Americans generally assume that the medications, foods and other ingestible products they purchase are safe. And why shouldn’t they? The United States has measures in place to monitor the quality of everything from the actual product to the integrity of its packaging, with additional ASTM standards and FDA requirements to guide companies looking to meet these regulations.
However, a recent case in New York state suggests that this may not be enough, especially when it comes to the often uncontrolled world of herbal supplements: on Monday, February 2, the state attorney general’s office accused four major retailers of selling fraudulent and possibly dangerous supplements and demanded that they remove these products from their stores.
Likely prompted by a similar test conducted by the New York Times in 2013, the attorney general’s office reported that they had performed tests on top-selling store brands of herbal supplements sold by GNC, Target, Walgreens and Walmart. Their tests showed that four out of five products did not contain any of the herbs listed on their bottles. In many cases, these supplements instead contained cheap fillers, such as powdered rice, asparagus, or houseplants, but in some cases, even these products could be dangerous. For example, one popular brand of gingko biloba sold at Walmart actually contained powdered radish, houseplants and wheat, despite a claim on the bottle that the product contained no wheat or gluten. This could have any number of negative effects on people with celiac disease or other allergies. Similarly, products at Target were found to contain powdered rice, beans, peas, wild carrots, and powdered legumes, which could be hazardous to people with allergies.
The attorney general’s cease-and-desist letters delighted a number of health experts who have criticized the unregulated nature of the supplement industry. Unlike prescription drugs, supplements are exempt from a number of regulatory measures, including those usually enforced by the FDA. Due to a federal law enacted in 1994 by Senator Orrin G. Hatch, a Utah Republican funded largely by companies in the industry, supplements are exempt from the administration’s overview process. As a result, the FDA’s attempts to ensure product safety have been significantly limited; the agency is able to require that companies verify that their products are safe and properly labeled, but this essentially depends on the honor system. Likewise, the FDA has been able to target individual supplements, but only when their products have been found to contain dangerous ingredients.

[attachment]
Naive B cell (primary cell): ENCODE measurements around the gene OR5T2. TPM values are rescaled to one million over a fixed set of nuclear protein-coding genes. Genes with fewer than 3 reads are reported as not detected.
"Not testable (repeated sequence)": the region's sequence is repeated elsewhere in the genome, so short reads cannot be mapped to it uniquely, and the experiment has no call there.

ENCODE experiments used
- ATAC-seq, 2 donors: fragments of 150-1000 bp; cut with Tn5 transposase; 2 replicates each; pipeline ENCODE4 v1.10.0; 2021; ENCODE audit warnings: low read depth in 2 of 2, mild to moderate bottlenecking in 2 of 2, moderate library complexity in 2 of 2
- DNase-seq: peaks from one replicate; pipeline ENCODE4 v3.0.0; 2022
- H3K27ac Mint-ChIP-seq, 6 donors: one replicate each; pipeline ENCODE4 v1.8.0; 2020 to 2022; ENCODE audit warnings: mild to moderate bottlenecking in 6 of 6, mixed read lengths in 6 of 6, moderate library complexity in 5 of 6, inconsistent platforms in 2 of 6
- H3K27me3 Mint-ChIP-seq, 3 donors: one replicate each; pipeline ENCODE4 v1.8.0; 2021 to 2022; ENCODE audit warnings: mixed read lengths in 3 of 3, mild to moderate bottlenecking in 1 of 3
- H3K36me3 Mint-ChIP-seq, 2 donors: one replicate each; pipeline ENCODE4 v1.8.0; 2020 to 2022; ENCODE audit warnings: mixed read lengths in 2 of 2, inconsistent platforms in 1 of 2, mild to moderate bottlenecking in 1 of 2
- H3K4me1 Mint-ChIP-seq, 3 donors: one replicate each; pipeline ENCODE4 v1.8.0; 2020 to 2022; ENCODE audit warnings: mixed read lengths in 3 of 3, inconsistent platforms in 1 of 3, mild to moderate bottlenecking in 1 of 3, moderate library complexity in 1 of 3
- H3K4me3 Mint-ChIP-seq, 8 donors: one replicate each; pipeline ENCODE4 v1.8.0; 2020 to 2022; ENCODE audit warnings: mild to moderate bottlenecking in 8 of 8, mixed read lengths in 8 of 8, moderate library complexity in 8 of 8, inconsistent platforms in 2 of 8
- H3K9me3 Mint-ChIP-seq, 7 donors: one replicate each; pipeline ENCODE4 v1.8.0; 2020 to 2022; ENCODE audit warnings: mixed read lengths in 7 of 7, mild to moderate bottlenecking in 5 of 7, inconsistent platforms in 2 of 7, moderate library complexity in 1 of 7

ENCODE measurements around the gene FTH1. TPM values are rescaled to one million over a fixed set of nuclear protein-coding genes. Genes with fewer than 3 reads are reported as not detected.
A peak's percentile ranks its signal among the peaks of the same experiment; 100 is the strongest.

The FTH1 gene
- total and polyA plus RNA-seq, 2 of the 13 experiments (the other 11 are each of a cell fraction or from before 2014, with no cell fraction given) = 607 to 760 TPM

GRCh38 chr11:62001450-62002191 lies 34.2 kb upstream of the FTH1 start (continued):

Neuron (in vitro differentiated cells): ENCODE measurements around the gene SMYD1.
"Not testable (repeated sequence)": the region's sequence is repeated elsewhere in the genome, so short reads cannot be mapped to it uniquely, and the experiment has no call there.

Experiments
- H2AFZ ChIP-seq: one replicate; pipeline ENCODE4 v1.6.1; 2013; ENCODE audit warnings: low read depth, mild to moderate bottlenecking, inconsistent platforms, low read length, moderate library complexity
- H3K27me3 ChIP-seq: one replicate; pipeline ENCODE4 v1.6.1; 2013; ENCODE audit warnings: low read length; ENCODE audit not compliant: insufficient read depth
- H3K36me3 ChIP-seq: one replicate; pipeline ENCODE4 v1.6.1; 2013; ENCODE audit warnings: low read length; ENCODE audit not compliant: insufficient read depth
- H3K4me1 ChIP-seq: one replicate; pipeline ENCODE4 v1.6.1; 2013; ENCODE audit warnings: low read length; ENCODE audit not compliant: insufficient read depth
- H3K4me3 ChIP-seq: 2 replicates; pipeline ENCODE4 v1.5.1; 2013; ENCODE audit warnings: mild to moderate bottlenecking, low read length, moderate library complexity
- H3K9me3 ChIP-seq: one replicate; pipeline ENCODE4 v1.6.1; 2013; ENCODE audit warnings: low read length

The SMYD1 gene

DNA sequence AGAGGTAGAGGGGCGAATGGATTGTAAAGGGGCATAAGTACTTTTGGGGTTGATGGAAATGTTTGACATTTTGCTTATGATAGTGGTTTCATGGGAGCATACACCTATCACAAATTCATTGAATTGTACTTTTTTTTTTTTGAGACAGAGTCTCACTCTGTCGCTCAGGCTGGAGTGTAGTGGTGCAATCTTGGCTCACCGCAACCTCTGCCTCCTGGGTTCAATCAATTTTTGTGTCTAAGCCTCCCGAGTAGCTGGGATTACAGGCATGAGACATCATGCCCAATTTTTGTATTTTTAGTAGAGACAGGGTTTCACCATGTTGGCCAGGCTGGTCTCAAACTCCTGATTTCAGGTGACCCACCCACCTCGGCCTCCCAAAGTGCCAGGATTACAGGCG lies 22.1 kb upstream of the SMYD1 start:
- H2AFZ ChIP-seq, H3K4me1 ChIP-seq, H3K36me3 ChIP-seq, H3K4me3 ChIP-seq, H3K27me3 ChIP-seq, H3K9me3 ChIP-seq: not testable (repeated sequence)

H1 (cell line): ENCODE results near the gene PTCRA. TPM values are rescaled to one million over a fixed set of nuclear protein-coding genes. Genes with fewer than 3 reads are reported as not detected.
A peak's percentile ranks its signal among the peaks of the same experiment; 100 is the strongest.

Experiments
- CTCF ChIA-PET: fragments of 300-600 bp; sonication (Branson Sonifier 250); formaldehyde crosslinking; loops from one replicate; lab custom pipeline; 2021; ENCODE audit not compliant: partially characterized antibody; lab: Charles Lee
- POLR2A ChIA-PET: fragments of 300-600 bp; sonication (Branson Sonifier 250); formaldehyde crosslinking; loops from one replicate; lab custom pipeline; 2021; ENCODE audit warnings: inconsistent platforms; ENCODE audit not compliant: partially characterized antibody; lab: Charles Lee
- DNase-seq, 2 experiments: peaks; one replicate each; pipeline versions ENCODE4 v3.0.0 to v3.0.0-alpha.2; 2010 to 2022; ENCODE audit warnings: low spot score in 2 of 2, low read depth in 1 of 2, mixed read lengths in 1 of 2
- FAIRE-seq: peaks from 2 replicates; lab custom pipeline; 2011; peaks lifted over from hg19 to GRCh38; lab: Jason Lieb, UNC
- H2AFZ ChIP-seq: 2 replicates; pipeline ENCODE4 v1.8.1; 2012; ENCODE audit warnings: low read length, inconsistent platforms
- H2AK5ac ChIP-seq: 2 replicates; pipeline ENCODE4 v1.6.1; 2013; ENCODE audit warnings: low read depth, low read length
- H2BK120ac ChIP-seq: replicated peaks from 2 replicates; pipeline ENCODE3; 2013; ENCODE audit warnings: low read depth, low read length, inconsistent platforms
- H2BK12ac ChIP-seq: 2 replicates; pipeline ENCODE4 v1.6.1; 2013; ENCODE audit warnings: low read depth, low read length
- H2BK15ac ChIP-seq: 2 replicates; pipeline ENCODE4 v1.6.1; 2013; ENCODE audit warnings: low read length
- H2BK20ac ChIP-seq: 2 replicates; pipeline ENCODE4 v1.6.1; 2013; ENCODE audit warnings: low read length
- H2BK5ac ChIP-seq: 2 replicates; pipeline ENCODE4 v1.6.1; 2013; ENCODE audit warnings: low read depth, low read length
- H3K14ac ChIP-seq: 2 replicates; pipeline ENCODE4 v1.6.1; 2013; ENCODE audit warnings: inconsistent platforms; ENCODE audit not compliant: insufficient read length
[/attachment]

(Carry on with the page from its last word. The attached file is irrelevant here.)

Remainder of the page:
It isn’t uncommon for these supplements to have serious consequences: in 2013, a tainted supplement reportedly caused an outbreak of hepatitis that affected at least 72 people in 16 states, causing three liver transplants and one death. Likewise, in December, an infant at a Connecticut hospital was given a popular probiotic supplement that was later found to be contaminated with yeast. The child later died, causing the FDA to issue a warning that because these products were not subjected to their approval requirements, the agency could not guarantee their safety.
In response to criticism, industry representatives have claimed that a handful of fringe companies were responsible for most of the problems. However, by targeting prominent retailers like Walmart and Walgreens, the New York State attorney general’s office has roundly dismissed this argument.
To test prominent supplements, the investigative team bought 78 bottles of the leading herbal supplement brands from a dozen Target, Walmart, GNA and Walgreens stores located across New York State. The agency then analyzed the products with DNA bar coding, a type of genetic fingerprinting that identifies plants and animals by looking for short sequences of unique DNA that can be quickly analyzed and compared with other samples.
This research method has been criticized by some scientists, who say that the manufacturing process could have destroyed the DNA of some plants, rendering them undetectable. However, other scientists have called the testing method sound. Moreover, representatives from the attorney general’s office have pointed out that the absence of DNA does not explain the high percentage of other ingredients not listed on supplement labels.
After receiving the cease-and-desist letter, Walgreens stated that it would remove the products in question from all of its stores nationwide. Walmart also announced it would reach out their suppliers and take “appropriate action.” In contrast, a representative from GNC stated that the company stood behind the quality and purity of their supplement. However, they said that they would cooperate with the ongoing investigation. Target has yet to issue a comment.